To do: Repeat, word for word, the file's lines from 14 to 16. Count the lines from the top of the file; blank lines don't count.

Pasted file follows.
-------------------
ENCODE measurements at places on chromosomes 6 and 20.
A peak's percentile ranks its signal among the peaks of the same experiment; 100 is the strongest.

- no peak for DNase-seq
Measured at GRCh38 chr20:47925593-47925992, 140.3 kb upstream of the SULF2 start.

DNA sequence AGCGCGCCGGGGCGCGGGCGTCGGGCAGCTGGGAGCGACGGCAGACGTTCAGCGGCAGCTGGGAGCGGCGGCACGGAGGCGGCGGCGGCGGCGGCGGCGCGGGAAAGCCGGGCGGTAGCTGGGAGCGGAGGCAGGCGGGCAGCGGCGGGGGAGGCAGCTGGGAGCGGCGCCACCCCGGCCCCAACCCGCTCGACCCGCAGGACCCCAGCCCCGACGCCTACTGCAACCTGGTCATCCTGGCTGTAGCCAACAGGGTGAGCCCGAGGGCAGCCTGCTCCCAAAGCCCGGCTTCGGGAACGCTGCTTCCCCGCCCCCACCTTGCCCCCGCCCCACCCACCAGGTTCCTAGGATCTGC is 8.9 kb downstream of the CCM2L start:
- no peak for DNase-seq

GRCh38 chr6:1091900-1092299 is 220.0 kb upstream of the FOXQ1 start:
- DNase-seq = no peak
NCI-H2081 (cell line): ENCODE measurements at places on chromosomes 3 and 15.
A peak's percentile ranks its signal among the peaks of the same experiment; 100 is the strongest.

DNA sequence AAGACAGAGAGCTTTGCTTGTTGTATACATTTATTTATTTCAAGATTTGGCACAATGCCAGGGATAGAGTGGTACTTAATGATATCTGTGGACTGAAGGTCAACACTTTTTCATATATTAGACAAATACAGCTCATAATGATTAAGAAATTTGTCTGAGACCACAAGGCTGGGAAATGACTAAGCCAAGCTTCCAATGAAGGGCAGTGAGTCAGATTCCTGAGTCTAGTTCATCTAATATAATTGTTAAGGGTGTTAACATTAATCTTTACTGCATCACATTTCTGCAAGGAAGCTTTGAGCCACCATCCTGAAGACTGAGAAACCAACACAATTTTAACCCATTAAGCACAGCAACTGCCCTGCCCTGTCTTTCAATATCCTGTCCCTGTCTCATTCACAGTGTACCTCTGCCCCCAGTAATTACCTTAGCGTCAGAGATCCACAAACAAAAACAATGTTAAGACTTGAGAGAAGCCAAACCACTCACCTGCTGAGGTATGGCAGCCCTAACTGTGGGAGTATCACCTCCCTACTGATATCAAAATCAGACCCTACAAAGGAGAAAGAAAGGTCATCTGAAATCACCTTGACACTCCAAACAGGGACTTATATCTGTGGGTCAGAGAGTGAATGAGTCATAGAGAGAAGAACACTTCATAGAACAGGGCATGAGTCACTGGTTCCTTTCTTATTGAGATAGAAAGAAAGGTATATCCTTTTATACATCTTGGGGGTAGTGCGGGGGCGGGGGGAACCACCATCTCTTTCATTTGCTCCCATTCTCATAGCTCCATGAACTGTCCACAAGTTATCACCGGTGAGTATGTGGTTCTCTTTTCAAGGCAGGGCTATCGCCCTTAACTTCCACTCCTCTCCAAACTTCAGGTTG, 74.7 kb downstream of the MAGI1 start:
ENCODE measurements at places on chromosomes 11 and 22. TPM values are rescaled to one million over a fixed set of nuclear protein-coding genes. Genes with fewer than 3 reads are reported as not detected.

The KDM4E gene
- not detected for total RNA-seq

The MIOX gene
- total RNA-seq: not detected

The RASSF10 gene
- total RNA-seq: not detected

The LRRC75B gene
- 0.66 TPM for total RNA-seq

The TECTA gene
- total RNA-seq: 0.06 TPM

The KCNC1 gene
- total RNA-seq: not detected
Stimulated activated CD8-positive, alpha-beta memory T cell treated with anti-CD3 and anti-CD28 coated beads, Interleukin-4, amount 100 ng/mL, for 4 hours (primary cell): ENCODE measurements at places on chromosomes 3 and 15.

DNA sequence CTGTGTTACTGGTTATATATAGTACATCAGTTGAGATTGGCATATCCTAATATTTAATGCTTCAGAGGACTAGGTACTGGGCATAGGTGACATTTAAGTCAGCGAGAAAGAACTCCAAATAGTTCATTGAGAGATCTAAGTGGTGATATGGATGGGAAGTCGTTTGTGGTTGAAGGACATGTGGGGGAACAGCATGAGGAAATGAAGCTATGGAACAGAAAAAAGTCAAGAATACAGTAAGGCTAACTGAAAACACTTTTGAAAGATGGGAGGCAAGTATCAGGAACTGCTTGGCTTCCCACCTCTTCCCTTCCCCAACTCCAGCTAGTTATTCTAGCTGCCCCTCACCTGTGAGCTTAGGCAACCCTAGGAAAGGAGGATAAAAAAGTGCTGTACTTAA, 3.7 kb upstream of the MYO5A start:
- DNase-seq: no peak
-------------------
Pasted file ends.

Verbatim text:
- not detected for total RNA-seq

The MIOX gene
- total RNA-seq: not detected